According to one law enforcement source, Brooks had an erratic history and may have some mental illness, but he also fits the profile of a hardened — and entitled — criminal. The source added that Wisconsin does not lack for mental health services.

The massacre happened just two days after Kyle Rittenhouse was found not guilty of reckless homicide and intentional homicide after he fatally shot two people and injured another in Kenosha, which is just 52 miles south of Waukesha.

Milwaukee DA John Chisholm’s office released Brooks on $1,000 bail though he had the highest score on a risk assessment test.
Milwaukee DA John Chisholm’s office released Brooks on $1,000 cash bail. Now state lawmakers are calling for his ouster.
Milwaukee County DA Office

Some locals told The Post they wonder if Brooks was influenced by the outcry over Rittenhouse’s acquittal — especially given his social media posts — maybe to the point of driving into the parade.

Brooks was apparently driving away from another domestic violence episode on the day of the murders but cops said they were not pursuing him. He drove the car in a “zig-zag motion” so as to “strike and hurt as many people as possible” — not unlike the terrorist who drove a truck in a zig zag fashion into a beachside Bastille Day celebration Nice, France, in July 2016, killing 84 people.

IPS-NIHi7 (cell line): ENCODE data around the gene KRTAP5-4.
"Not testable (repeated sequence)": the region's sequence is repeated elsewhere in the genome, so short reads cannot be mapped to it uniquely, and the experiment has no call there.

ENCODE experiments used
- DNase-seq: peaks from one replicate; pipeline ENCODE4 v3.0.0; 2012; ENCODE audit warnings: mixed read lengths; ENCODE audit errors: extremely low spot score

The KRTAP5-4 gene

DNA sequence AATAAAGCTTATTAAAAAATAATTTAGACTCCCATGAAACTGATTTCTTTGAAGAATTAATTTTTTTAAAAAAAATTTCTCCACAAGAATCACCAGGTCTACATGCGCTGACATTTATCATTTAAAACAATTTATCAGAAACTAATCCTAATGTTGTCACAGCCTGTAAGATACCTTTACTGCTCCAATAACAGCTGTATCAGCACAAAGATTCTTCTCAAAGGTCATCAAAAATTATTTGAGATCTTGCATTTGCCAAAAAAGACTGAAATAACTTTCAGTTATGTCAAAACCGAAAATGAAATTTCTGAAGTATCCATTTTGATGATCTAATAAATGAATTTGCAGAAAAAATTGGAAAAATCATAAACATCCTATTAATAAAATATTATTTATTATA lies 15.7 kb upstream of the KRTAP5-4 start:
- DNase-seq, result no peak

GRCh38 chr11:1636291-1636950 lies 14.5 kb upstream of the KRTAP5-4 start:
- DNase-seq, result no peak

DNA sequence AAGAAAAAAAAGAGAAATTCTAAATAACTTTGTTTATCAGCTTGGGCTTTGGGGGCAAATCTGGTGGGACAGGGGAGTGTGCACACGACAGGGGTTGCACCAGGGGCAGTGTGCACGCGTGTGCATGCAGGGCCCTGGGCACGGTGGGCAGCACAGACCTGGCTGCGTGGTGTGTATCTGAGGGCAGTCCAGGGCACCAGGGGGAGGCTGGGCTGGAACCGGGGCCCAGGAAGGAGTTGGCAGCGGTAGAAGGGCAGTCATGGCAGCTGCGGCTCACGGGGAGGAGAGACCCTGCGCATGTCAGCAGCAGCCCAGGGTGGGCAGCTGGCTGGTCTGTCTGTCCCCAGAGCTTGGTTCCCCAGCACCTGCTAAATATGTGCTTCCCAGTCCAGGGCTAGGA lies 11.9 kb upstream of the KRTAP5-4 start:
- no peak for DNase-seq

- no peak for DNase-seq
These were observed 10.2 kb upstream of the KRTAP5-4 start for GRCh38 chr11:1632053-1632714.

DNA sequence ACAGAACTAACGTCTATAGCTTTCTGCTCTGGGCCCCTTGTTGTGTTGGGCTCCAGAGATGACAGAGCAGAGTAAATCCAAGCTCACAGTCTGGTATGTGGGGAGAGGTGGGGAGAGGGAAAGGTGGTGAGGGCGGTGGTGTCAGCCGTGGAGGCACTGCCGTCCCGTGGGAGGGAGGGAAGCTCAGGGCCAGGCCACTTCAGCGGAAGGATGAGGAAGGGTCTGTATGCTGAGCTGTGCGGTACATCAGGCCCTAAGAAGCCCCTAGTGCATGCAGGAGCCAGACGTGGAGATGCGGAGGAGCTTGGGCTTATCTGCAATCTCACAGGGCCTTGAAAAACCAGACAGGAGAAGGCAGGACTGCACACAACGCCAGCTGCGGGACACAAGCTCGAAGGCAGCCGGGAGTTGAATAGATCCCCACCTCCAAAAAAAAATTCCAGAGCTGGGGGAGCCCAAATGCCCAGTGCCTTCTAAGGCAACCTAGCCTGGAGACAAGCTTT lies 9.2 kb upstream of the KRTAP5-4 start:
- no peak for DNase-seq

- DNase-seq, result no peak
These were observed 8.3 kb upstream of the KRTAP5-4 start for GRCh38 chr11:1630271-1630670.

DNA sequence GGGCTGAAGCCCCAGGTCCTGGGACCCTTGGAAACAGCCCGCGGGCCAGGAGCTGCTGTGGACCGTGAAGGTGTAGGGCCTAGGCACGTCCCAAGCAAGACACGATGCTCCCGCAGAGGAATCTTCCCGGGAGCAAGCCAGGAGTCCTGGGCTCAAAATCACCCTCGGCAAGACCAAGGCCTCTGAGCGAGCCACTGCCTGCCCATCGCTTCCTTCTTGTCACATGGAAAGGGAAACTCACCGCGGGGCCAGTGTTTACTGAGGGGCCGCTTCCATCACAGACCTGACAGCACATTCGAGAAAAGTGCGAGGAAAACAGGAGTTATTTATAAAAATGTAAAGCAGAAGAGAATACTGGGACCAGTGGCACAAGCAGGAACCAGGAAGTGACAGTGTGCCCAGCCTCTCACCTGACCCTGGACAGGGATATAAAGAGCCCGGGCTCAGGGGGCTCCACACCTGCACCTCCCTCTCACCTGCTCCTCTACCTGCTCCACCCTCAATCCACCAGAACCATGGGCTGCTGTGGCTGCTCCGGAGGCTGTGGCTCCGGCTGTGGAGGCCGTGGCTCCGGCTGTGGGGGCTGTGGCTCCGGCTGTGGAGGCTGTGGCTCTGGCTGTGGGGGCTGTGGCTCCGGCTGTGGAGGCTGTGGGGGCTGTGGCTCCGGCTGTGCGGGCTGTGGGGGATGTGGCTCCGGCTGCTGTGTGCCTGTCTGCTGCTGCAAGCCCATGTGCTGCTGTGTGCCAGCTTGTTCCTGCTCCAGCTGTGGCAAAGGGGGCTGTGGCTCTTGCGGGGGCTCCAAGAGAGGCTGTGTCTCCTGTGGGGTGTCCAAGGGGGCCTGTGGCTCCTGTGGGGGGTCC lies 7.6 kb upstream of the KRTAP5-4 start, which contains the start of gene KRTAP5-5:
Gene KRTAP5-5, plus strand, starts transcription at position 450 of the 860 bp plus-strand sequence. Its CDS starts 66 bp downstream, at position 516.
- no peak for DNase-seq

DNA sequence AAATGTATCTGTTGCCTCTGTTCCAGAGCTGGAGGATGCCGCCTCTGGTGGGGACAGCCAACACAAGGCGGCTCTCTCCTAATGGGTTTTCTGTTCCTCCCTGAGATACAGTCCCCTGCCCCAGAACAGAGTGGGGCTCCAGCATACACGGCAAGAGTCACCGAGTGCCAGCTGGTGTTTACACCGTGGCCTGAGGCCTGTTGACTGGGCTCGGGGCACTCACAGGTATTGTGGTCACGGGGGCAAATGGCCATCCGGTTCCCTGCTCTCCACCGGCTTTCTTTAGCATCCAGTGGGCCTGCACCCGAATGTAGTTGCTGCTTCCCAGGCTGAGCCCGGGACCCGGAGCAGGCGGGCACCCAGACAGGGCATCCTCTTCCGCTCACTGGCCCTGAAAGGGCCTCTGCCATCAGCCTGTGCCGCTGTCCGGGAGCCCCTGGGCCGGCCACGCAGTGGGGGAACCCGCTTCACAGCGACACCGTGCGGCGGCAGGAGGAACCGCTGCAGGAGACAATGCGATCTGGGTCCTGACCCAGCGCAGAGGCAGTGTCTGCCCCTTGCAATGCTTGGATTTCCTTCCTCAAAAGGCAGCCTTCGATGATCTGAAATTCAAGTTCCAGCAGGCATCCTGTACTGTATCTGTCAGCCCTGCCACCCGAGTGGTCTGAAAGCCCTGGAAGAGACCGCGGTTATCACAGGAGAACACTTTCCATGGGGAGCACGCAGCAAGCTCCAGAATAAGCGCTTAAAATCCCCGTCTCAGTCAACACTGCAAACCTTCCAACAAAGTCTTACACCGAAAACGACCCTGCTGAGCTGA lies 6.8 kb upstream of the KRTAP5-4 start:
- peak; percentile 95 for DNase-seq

“We’ve got six people dead and teenagers so badly injured they will have to learn to walk again — at Christmas,” State Rep. Cindi Duchow, a Waukesha resident and Republican, told The Post.

Townsfolk say Brooks' SUV sped through the crowd so fast, no one could see it coming.
Townsfolk say Brooks’ SUV sped through the crowd so fast, no one could see it coming.
Jesus Ochoa via REUTERS

Said Duchow: “Because this was a black guy who did it, the media doesn’t want to cover it. They were all over the Rittenhouse case because that kid was white. Race doesn’t matter to us here, but the media makes everything about race.”